After South Carolina Gov. Nikki Haley's official Republican response to President Obama's State of the Union address Tuesday, many took to Twitter not to discuss her points, but rather, her teeth. But the question of Haley's full name came up among the chatter as well.
That's right, Haley's full name is Nimrata Randhawa Haley. Upon entering the political arena, the governor told the Charlotte Observer that she shortened her name to Nikki because her maiden name "wouldn't fit on a yard sign."
However, questions arose about her ethnicity when in 2011, the Associated Press reported that the Republican governor identified herself as "white" on her voter registration card in 2001. Some critics believe that Nikki Haley may have an underlying reason for hiding her racial identity.
"Given the racism inside her party, and the hostility toward non-white immigrants in so many places in the U.S., it's no wonder that Nimrata Randhawa would find it easier to maneuver the political terrain as Nikki Haley, that the Sikhism she was born into would be much more difficult to navigate than a conversion to Christianity," Eesha Pandit wrote in Salon in June.
Here are several politicians who have changed their names, all for various reasons:
In 2012, 32-year-old Eddie Gonzalez legally changed his name to "VoteForEddie.com" in an attempt to improve his campaign by drawing headlines to his name change. Confirmed by the Florida secretary of state, Gonzales' name appeared as "VoteForEddie.com" on the ballot.
The former Republican presidential candidate's real name is Piyush Jindal. According to The Daily Beast, Piyush became Bobby after a 4-year old Jindal "became mesmerized" by an episode of hit '70s TV series The Brady Bunch.
Born Rafael Edward Cruz, the presidential candidate wrote in his book, A Time For Truth, that he was originally known as "Felito." After being teased throughout his childhood, Cruz began answering to the nickname "Ted" at age 13.
"The problem with that name was that it seemed to rhyme with every major corn chip on the market. Fritos, Cheetos, Doritos and Tostitos — a fact that other young children were quite happy to point out," Cruz wrote in A Time For Truth.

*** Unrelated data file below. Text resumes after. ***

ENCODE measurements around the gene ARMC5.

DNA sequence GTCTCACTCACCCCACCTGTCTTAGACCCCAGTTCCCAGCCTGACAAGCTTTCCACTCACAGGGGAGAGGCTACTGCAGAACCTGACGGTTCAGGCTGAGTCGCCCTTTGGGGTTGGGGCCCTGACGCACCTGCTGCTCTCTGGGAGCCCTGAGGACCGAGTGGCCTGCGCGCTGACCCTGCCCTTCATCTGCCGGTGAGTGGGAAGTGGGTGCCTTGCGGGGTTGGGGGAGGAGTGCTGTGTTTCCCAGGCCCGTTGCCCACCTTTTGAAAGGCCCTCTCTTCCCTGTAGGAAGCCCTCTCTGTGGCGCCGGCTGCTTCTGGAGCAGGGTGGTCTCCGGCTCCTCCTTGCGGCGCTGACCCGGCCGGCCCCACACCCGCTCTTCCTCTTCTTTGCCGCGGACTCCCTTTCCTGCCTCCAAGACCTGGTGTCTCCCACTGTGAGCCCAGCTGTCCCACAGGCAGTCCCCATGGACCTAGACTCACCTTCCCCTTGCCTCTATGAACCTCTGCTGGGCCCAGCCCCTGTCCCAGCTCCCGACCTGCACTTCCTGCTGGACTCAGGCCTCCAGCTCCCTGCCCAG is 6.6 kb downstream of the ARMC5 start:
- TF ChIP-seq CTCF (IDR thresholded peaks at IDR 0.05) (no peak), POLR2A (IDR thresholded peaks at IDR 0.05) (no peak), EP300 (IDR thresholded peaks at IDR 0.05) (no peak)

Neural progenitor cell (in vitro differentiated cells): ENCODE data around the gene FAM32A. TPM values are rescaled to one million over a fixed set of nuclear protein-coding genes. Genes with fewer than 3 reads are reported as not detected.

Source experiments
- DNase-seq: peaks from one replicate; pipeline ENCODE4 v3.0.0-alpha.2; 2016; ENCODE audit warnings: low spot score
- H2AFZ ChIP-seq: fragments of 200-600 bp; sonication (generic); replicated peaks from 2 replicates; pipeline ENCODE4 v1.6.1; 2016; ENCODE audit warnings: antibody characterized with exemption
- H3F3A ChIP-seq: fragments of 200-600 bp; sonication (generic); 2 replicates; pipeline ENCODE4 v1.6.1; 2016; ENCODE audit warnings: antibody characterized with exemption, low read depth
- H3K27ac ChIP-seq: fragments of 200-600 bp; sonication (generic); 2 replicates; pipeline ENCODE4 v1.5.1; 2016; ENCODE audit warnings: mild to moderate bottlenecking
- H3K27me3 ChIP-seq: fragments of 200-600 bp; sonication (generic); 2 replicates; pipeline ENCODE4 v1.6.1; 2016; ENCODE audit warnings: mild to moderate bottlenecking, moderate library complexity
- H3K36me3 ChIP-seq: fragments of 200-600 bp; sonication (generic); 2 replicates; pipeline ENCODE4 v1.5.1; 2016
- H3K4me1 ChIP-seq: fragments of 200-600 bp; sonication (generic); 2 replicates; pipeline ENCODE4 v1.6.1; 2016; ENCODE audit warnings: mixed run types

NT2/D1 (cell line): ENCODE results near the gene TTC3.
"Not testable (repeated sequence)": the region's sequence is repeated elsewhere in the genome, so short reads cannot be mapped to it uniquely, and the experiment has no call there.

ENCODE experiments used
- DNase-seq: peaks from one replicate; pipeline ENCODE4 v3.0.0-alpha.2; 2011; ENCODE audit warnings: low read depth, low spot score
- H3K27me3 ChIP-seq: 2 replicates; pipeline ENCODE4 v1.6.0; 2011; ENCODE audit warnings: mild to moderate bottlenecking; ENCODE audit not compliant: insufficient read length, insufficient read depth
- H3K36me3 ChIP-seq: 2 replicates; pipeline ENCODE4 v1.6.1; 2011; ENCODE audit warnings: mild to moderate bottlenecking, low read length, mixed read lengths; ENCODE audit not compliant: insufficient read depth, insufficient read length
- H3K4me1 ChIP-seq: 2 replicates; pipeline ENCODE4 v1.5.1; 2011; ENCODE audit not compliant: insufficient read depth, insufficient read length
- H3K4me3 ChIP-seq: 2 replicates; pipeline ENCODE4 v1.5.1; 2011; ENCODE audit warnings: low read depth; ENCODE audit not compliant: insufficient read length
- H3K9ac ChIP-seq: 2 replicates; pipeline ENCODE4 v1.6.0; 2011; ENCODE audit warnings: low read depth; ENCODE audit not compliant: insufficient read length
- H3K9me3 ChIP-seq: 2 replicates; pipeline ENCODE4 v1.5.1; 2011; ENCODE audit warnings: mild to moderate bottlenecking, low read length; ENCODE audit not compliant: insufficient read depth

Anti-abortion activist Marvin Richardson, who changed his name to Pro-Life, is no stranger to the political arena. According to ABC News, Pro-Life ran for and lost Idaho state legislature in 2004, governor in 2006, U.S. Senate in 2008, governor again in 2010, Congress in 2012, governor in 2014 and is seeking another Senate run in 2016.
Pro-Life was inspired by another man named Pro-Life, Andy Anderson, who was also an anti-abortion activist and politician.
The 38th president of the United States was once known by another name: Leslie Lynch King Jr. However, Ford's parents split after his birth, when Ford's father threatened to kill him and his mother. Ford then later changed his name to Gerald Rudolff Ford Jr, after his stepfather, when Ford's mother remarried. The name change was not made official until Ford was 22 years old.
The 42nd president of the United States was born William Jefferson Blythe III, after his father. However, Clinton's father died and his widowed mother remarried Roger Clinton. The former president didn't formally adopt the surname "Clinton" until he turned 15.
Robert Mead C.P.A.
While running for the state treasurer's office in Kentucky, accountant Robert Mead legally changed his name to "Robert Mead C.P.A." in the 1980s.